of the specific page layout, Internet users will find some comfort in
the intranet's appearance, easing transition to the new system. Management
should carefully evaluate how they want users to interface with the system.
Many decisions will need assessment, such as the appearance of the page
that users see immediately upon logging onto the system. The home page
can be customizable by user or fixed so that the same screen appears before
all users, secured areas notwithstanding.
What kind of staff training is required? The ease with which an
entire staff is trained on a new system relies heavily upon their previous
exposure to technology and attitudes toward it. Training is critical,
whether or not a bank's staff readily accepts the new system. The bank
can heed counsel by Aristotle, "The roots of education are bitter, but
the fruit is sweet." Sufficient training will make an intranet program
successful, and conversely, deficient training will cause discontent and
dissatisfaction. The training strategy for the intranet involves several
the Internet. The bank should provide its employees access to the
Internet. Using the browser is perfect training for the intranet. Many
people have at least some online experience, and sanctioned access may
motivate some to learn more. The bank should establish guidelines about
when and how long employees may engage in web surfing, and consequences
for abuse of the privilege. Providing employees with instruction on
using web sites for job-related purposes (they do exist) would be a
plus for the bank.
loan programs for PC purchases. This would be a good time to establish
an interest-free loan program for employees to make PC purchases. It
encourages computer use and means that employees train themselves on
their own time.
implementation. A bank should implement an intranet in steps. The
intranet team can establish a timeline (and post it on the intranet).
Each department can gain initial access to the intranet at different
points, so that the Help Desk fields questions from a segment of the
population at one time. In support of these efforts, the intranet can
support a Frequently Asked Questions component that will reduce the
call traffic for common questions.
user training. The bank should have formal training sessions for
each department, specifically on the functions of the intranet. The
intranet developer can provide details and a logistical plan for executing
the sessions. The number and length of the sessions depends on the level
of technological expertise of the staff.
education. Technology changes interminably. The structure of a bank's
intranet will remain fairly constant until a sanctioned change by the
bank and developer, but people will continue to find new uses for it.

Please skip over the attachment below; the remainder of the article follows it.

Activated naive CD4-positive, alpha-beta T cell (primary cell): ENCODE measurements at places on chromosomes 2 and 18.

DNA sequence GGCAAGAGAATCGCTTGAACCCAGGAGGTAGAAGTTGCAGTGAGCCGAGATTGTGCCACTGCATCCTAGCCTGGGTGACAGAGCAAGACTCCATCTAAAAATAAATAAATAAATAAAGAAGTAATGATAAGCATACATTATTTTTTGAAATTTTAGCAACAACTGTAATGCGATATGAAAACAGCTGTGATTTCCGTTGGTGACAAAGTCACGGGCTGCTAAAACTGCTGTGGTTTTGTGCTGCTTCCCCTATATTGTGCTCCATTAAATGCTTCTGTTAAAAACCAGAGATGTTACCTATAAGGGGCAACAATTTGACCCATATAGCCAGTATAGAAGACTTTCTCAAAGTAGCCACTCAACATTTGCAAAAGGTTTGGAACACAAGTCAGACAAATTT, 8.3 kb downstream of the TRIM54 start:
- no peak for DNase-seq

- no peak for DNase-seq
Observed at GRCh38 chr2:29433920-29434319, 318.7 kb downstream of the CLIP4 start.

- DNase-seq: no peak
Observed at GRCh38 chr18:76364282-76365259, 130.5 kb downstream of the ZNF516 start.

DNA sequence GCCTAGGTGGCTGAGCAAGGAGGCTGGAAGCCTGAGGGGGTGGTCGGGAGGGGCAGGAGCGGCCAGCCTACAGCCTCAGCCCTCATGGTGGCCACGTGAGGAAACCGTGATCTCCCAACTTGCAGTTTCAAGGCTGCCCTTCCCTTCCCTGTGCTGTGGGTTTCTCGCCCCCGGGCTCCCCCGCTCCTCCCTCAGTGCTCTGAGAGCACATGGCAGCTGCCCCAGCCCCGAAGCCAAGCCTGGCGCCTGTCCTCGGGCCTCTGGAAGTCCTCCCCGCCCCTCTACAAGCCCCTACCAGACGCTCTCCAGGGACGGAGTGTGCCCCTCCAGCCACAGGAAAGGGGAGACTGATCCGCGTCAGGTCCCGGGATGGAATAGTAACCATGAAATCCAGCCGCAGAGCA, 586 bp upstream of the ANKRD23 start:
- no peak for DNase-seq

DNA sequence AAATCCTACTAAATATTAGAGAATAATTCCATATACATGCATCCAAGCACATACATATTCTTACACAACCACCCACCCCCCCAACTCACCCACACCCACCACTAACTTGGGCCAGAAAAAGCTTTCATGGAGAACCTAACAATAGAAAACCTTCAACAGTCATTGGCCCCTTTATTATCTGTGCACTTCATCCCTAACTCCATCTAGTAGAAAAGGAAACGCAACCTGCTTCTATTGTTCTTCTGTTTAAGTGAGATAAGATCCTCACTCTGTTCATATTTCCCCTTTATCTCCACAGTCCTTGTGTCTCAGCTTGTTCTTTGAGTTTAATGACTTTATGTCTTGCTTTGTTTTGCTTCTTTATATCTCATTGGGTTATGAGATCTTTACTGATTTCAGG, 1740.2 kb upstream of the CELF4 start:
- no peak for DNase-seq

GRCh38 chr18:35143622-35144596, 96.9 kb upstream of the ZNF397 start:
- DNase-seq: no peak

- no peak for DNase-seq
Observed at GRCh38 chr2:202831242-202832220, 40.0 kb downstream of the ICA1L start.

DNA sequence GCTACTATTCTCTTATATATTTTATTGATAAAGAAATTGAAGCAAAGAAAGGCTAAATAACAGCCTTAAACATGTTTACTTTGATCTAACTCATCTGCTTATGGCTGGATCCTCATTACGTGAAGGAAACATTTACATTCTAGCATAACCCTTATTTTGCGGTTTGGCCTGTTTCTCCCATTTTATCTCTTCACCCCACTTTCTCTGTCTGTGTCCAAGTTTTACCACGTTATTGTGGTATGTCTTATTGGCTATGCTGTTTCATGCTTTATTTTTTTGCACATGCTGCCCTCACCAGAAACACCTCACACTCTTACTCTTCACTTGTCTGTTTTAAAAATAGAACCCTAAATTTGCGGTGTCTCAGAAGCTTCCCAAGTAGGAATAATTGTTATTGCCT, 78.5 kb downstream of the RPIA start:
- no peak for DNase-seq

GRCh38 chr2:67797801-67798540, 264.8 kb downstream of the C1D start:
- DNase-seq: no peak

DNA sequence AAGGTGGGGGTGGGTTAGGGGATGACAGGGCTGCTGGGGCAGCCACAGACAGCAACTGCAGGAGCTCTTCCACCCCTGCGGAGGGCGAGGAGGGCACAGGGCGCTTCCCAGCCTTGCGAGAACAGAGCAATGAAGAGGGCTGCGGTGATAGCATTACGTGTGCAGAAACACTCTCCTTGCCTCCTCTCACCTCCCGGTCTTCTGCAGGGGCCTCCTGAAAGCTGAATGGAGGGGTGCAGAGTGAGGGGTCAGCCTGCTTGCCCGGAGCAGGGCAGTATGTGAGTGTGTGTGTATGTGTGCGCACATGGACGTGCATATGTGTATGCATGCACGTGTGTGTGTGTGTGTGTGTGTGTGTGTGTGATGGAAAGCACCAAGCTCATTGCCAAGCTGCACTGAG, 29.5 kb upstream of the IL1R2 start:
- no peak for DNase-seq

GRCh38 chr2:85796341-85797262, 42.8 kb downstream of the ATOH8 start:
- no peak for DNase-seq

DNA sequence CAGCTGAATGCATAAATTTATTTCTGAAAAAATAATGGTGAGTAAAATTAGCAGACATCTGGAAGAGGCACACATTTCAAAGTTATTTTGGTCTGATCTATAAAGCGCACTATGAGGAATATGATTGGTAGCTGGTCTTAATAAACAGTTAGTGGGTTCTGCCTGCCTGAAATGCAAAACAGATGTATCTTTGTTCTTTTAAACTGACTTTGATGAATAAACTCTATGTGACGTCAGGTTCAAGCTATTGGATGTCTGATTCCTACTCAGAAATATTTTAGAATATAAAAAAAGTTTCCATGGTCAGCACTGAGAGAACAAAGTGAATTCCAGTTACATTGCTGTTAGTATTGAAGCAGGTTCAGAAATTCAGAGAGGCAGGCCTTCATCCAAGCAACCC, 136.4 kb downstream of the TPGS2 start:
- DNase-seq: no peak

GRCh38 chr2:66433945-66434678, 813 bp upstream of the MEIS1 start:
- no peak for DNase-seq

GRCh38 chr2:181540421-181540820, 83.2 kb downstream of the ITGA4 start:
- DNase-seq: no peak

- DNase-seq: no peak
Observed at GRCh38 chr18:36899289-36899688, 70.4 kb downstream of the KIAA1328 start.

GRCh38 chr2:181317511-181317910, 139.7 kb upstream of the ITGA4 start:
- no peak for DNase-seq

An intranet grows with the organization, and gradually transforms as
new uses for it arise. The bank should keep its training program continually
active. Fortunately, users can accomplish much of their continuing education
on the intranet itself. It can run training programs online for employees,
and confirm the appropriate employees are accessing the programs when
Finally . . .
Charles Kettering, inventor of the electric cash register motor, said,
"The world hates change, yet it is the only thing that has brought progress."
Implementing an intranet certainly brings change, and progress is indeed
the goal. It provides banks with a formidable tool to combat inefficiency.
Even a financial institution with admirable work systems can reduce paper-based
documents and associated waste many times over. If the bank has the wherewithal
to endure changing the way it functions, an intranet can improve its work
environment. As a consequence, more resources can go to customer service
and sales, and increasing the value of the institution.
Koller is a writer for Brintech, a technology management firm based in
New Smyrna Beach, Florida. Brintech serves clients across the country,
helping them find ways to profit from their technology investments. Lynn
reports on general technology issues like Internet trends, e-commerce,
and network design for business publications. Before joining Brintech,
she worked in the legal field, and designed and taught computer classes
at the college level. Through Stetson University and a community college,
she instructed DOT and other government employees about the use of the
Internet and various office applications.
Lynn has a B.A. degree from the University of Central Florida in Orlando,
Florida. She is just inches away from her Master of Arts degree in writing.
For more information on Brintech go to their website:
www.brintech.com or call 904-427-6772.